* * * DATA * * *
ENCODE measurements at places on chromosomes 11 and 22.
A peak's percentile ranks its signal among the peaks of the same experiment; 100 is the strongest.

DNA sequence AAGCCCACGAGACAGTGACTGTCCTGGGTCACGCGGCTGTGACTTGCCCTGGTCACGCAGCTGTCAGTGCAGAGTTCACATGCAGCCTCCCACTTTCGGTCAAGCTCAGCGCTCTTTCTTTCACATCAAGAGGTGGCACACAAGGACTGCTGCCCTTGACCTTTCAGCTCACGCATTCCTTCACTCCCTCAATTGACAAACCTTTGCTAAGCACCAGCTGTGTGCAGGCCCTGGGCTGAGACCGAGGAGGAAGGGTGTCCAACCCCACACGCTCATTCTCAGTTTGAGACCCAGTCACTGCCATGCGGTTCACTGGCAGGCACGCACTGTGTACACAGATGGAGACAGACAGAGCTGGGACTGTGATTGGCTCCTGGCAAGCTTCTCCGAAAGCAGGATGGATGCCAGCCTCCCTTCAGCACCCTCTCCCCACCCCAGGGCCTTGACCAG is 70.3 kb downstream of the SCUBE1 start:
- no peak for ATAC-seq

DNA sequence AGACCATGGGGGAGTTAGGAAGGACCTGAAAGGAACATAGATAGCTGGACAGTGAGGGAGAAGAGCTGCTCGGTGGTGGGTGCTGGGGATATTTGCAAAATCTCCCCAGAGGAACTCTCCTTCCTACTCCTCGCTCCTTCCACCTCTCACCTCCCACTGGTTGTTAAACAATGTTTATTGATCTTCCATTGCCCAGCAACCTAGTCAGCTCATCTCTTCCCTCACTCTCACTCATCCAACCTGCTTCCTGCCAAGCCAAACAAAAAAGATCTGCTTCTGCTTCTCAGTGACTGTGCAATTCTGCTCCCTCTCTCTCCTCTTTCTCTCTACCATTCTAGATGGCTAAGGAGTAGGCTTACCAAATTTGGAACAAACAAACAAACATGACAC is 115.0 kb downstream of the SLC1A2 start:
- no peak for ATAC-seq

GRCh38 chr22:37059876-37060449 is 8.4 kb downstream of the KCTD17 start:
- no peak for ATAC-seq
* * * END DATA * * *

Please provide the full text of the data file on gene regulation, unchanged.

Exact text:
ENCODE measurements at places on chromosomes 11 and 22.
A peak's percentile ranks its signal among the peaks of the same experiment; 100 is the strongest.

DNA sequence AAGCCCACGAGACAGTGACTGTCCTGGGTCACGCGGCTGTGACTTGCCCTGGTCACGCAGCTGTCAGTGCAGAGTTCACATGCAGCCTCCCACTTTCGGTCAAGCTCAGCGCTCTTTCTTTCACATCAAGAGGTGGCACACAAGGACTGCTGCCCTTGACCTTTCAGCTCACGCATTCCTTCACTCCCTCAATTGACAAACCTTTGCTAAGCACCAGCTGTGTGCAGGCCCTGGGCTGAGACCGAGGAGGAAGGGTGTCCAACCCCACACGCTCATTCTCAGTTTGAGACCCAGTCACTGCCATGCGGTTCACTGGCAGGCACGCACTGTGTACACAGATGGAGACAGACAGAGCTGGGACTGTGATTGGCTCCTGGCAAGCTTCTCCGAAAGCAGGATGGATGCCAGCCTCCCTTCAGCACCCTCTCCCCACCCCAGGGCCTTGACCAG is 70.3 kb downstream of the SCUBE1 start:
- no peak for ATAC-seq

DNA sequence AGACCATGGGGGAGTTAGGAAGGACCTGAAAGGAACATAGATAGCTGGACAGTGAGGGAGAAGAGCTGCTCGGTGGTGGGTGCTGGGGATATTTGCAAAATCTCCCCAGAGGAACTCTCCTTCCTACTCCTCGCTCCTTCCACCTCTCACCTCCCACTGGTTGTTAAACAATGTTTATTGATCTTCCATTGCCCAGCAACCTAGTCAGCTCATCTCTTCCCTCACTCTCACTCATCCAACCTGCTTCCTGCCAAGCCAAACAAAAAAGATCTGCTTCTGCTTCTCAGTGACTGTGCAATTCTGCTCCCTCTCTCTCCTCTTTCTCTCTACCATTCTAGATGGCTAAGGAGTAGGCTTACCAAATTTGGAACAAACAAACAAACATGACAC is 115.0 kb downstream of the SLC1A2 start:
- no peak for ATAC-seq

GRCh38 chr22:37059876-37060449 is 8.4 kb downstream of the KCTD17 start:
- no peak for ATAC-seq